We wouldn't advise worrying too much about the Tab S5e (or Tab S6's) cameras, though. The Tab S5e has a single 13-megapixel on the rear, of quality comparable to that of a decent entry-level phone.
It benefits from Samsung's software processing, which does a fair job of improving dynamic range to make image exposure look more consistent. Even shots taken with indoors lighting look OK. But you don't get anything like the ability of the best phone cameras at the price, like the Google Pixel 3A.
You also lose out on the ultra-wide angle view of the Galaxy Tab S6's secondary camera. The Tab S5e will shoot video at up to 4K resolution, but you may be better sticking to 1080p as 4K loses image stabilisation. This is where the tablet crops into the image and uses the outer part of the sensor's "vision" to buffer movement. 4K footage looks shakier given the lack of this ability.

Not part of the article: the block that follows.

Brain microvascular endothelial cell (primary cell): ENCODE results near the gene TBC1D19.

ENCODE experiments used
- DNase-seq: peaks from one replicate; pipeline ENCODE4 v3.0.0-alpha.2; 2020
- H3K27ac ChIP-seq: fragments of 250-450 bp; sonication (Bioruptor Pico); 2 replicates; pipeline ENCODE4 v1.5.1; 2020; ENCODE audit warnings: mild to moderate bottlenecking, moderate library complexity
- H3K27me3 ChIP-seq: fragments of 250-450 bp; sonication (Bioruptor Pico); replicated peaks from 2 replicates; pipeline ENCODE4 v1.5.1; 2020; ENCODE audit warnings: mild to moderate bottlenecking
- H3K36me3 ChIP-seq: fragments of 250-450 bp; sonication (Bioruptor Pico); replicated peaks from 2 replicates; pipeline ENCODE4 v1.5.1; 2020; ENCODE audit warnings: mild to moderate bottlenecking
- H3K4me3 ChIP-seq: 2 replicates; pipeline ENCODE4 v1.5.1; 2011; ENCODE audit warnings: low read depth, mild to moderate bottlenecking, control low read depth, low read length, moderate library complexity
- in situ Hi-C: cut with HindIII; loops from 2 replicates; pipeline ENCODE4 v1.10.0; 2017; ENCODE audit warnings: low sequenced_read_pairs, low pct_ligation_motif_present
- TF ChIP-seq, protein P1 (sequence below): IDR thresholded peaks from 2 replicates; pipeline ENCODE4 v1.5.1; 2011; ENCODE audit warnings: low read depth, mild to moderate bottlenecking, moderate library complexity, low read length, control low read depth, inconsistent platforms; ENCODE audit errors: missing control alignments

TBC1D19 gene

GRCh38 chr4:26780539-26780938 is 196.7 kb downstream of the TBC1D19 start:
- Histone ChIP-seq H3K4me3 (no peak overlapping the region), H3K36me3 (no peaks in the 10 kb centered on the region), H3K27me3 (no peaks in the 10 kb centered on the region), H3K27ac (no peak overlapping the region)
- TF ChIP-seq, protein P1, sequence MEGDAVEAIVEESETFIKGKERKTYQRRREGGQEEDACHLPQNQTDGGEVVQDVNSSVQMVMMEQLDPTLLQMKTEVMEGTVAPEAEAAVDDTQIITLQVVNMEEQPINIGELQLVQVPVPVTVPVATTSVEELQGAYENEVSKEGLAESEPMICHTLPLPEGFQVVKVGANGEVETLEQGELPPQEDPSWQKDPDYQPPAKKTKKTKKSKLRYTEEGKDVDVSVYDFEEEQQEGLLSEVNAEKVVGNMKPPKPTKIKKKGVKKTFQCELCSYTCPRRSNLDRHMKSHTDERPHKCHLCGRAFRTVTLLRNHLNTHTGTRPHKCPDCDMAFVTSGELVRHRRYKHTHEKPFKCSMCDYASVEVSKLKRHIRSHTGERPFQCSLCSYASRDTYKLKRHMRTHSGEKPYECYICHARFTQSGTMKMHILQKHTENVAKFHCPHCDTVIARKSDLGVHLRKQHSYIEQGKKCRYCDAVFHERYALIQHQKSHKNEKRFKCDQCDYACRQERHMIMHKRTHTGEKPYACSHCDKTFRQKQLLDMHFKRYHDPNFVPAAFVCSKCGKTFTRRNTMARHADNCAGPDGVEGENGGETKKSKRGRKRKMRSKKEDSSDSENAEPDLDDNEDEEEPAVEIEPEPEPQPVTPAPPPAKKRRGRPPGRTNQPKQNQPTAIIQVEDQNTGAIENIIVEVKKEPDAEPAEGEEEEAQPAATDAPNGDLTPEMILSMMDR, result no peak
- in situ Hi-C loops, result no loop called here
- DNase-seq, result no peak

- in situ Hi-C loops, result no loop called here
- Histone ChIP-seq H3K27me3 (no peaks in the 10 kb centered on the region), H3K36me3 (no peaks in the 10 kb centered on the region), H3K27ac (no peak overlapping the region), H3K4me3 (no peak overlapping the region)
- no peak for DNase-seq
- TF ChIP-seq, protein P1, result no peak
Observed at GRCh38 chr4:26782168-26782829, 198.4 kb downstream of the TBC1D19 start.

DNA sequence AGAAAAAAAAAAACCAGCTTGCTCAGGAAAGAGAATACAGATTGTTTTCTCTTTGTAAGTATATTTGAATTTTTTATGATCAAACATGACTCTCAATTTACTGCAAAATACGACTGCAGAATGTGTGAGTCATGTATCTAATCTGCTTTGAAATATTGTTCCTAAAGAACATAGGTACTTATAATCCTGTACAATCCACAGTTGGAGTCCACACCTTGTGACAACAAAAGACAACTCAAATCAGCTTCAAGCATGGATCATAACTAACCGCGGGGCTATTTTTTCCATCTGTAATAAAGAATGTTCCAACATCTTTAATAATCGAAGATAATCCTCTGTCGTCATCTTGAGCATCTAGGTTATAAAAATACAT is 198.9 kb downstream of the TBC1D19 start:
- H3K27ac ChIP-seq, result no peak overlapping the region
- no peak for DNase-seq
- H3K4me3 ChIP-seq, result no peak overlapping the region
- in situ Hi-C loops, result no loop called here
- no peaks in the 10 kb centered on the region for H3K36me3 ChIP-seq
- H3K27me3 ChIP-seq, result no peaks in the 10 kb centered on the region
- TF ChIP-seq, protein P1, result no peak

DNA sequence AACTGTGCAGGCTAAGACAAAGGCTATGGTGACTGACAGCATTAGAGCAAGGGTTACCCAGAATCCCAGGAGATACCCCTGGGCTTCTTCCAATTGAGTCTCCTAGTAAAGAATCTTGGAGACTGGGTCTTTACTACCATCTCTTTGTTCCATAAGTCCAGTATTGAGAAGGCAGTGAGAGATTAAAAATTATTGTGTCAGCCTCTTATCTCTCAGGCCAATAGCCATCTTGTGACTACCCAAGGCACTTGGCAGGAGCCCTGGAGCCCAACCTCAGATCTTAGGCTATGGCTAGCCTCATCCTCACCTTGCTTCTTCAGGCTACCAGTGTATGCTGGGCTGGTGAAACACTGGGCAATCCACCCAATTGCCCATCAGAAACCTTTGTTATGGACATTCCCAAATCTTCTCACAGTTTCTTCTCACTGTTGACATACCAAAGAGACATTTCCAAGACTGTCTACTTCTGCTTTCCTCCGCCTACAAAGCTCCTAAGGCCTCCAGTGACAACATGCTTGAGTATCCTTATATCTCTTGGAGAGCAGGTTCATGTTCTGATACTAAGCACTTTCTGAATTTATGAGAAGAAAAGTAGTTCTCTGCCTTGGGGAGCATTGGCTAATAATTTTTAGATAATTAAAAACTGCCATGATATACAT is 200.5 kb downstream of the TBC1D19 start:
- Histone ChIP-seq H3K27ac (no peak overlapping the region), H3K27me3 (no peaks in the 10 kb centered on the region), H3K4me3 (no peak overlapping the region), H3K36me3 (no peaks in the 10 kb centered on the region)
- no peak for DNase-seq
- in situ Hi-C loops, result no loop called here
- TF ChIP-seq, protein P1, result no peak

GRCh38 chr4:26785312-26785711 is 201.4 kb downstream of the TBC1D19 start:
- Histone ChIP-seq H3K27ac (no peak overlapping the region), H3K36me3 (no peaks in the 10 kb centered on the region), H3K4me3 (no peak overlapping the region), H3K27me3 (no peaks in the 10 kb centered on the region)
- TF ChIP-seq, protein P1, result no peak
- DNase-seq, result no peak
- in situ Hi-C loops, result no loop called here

The S5e's main camera produces photos of similar quality to the Tab S6. They are not identical, though. We found the Samsung Galaxy Tab S5e's pictures are often slightly sharper, but the Tab S6's tend to have better dynamic range. This may be down to a generational shift in the processing algorithms used rather than a big disparity in hardware, as they sound similar on paper.
The S5e's selfie camera does seem a downgrade despite, again, having similar specs to the Tab S6's. It's an 8-megapixel sensor with an f/2 lens, both respectable specs. But fine detail is softened away to a smear in lower light, detail isn't that great in good lighting, and handling of light level variance is not great. You often end up with skin tones that look a little off.